With a wing-span of 45ft (14m) and a length of 39ft (12m) the Hotspur could carry a cargo of 1,880 lbs (850kg) and fully loaded weighed in at 3598lbs (1630kg).
Towing trials began with a Boulton & Paul Overstrand but the Hotspur was well matched with all tug planes which were available at the time – including the Hawker Hart and Miles Magister seen in this display.
The Hawker Hart biplane was chosen as the RAF’s standard day bomber in April 1929 after a competition with two other types – the Avro Antelope and de Havilland Hound. A total of 459 Harts were built, a testament to the adaptability of the simple airframe, and served at home and abroad with distinction for many years. The first aircraft arrived at No 33 Squadron in January 1930 and served until their eventual replacement by the Hind – also designed by Hawker’s Sydney Camm – in 1936.
Following the success of the civil Miles Hawk trainer in the mid-1930s, the Air Ministry issued a specification for the development of a variant to serve as an elementary trainer for the RAF. Design changes included the provision of larger cockpits and blind-flying equipment. Designated the Miles M14 Magister, the aircraft first flew in May 1937 with production starting shortly thereafter and entry to service beginning in October of that year. The Magister retained the Hawk’s de Havilland Gipsy Major 130 hp engine and was the first low-wing monoplane trainer in the RAF’s history.
THE GLOSTER JETS
The idea of jet propulsion came to Flight Cadet Frank Whittle during his studies at RAF Cranwell in 1928. In 1936 he set up a design company, Power Jets Ltd, to investigate the problems involved and Power Jets first experimental turbine – built by British Thomson Houston – first ran on 12 April 1937.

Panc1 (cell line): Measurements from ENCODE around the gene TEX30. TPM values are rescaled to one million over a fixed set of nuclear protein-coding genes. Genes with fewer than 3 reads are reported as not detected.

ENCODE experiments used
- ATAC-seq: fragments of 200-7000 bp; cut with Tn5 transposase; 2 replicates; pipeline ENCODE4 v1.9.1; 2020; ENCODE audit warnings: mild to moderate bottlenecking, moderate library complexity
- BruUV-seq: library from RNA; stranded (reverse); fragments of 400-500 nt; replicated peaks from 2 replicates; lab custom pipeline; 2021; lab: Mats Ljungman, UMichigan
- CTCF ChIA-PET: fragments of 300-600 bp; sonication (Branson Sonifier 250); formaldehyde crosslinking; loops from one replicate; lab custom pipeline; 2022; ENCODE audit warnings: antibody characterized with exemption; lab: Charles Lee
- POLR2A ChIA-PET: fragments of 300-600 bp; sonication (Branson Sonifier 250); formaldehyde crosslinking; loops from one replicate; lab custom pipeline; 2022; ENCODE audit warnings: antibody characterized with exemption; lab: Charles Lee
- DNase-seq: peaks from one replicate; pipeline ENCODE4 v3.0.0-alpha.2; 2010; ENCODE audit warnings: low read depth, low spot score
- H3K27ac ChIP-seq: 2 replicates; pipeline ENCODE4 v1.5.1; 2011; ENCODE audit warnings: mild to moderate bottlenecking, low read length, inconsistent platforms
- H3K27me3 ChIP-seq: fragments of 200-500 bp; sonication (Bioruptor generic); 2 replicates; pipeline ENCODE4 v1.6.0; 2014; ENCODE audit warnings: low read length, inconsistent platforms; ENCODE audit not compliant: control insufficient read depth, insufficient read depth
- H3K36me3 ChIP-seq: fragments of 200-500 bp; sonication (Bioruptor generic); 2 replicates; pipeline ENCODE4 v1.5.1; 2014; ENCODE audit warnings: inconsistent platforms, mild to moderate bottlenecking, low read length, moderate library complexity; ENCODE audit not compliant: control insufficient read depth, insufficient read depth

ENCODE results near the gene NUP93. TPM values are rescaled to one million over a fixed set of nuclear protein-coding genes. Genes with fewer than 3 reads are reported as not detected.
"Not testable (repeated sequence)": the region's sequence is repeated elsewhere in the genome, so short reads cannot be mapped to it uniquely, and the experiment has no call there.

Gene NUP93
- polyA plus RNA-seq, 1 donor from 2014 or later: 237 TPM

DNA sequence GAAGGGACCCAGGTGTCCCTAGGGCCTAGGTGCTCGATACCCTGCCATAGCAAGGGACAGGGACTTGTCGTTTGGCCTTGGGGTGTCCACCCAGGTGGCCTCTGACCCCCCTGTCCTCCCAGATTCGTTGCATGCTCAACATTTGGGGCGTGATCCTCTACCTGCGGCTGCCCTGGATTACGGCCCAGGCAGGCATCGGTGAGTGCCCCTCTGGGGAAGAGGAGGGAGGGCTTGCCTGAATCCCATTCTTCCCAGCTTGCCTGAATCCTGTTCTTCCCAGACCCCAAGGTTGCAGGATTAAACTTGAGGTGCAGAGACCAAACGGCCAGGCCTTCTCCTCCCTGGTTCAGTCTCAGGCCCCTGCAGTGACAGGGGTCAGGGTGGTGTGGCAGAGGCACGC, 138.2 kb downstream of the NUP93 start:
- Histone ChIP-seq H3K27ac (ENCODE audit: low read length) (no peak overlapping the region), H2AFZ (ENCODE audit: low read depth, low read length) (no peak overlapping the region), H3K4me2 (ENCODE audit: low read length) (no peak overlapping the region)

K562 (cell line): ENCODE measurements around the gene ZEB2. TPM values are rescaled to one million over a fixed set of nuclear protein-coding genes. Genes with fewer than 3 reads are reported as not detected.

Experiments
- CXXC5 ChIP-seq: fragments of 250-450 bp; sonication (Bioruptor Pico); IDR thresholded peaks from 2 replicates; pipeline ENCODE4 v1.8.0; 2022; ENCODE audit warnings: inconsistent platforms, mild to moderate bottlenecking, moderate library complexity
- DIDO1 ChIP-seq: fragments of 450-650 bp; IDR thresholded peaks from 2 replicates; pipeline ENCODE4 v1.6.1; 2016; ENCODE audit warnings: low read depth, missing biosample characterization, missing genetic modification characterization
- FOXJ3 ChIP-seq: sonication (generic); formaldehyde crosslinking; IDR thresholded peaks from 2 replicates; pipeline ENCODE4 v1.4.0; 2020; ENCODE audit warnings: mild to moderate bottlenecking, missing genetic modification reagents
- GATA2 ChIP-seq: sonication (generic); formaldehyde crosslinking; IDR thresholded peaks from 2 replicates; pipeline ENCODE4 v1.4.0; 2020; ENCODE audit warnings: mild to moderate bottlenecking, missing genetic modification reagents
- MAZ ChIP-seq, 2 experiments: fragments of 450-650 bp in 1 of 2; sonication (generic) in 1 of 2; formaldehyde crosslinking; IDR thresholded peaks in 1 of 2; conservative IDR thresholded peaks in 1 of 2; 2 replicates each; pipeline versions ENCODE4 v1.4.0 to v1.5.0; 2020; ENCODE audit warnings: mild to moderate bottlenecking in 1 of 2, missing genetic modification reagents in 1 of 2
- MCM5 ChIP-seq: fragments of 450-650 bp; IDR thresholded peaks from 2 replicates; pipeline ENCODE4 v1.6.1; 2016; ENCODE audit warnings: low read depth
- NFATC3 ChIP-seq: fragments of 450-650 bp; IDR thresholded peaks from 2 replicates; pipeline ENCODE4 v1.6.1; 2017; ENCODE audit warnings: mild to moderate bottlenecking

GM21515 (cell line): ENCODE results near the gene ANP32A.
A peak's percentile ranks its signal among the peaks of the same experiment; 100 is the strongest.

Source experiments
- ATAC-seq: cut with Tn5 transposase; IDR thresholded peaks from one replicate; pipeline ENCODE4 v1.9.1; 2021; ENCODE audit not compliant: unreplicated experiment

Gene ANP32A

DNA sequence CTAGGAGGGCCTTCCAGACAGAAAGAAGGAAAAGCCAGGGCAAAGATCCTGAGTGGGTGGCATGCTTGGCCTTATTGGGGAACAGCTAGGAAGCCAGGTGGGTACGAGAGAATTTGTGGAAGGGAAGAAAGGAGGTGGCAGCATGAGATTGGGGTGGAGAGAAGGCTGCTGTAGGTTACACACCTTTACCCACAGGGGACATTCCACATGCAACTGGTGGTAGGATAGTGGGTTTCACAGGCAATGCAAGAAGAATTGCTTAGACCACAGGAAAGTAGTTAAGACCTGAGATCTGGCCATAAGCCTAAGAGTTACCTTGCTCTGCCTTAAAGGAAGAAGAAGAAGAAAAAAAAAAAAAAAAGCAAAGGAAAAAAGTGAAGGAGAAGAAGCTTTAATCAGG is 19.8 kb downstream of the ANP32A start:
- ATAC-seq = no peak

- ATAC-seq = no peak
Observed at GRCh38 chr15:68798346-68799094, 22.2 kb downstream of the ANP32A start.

In fact the first ever jet-propelled aeroplane to fly was the Heinkel 178 at Marienehe, Germany, on 27 August 1939. This was powered by a 1 100 lb thrust Heinkel HeS3B gas turbine designed by Dr Hans Pabst von Ohain and based on Whittle’s initial work. However, as the German government at the time felt that its conventional piston aircraft were sufficient for its current needs, Heinkel’s jet programme was not greatly encouraged.
Supported by the British Government, Power Jet’s experimental BTH turbine evolved into the 860 lb thrust W1 power plant which drove the Gloster –Whittle E28/39 into the air during its initial flights at Hucclecote on 8 April 1941 and then during its official first flight at Cranwell on 15 May 1941. A second E28/39 flew in March 1943 but crashed during the following July. The first example however continued to test ever more powerful jet engines until being retired from flight in 1943.
First flown on 12 October 1948, the long nacelled F8 was the ultimate day fighter version of the Gloster Meteor and was only replaced in 19 front line RAF Fighter Command squadrons by the Hawker Hunter in 1955. Between 1951 and 1953 however, the Meteor F8 also became the only British built jet aircraft to serve with the United Nations forces in Korea: equipping 77 Squadron Royal Australian Air Force based at Kimpo, South Korea.
The Gloster Javelin was designed to Air Ministry Specification F4/48 and was selected to equip the RAF’s all-weather squadrons in 1952. It was the world’s first delta winged fighter and could intercept high flying bombers day or night and in all weathers because of its electronic and radar instrumentation. The first prototype flew in 1951 from Moreton Valence, just south of Gloucester, and it entered service with the RAF in 1956 with No 46 squadron at Odiham in Hampshire.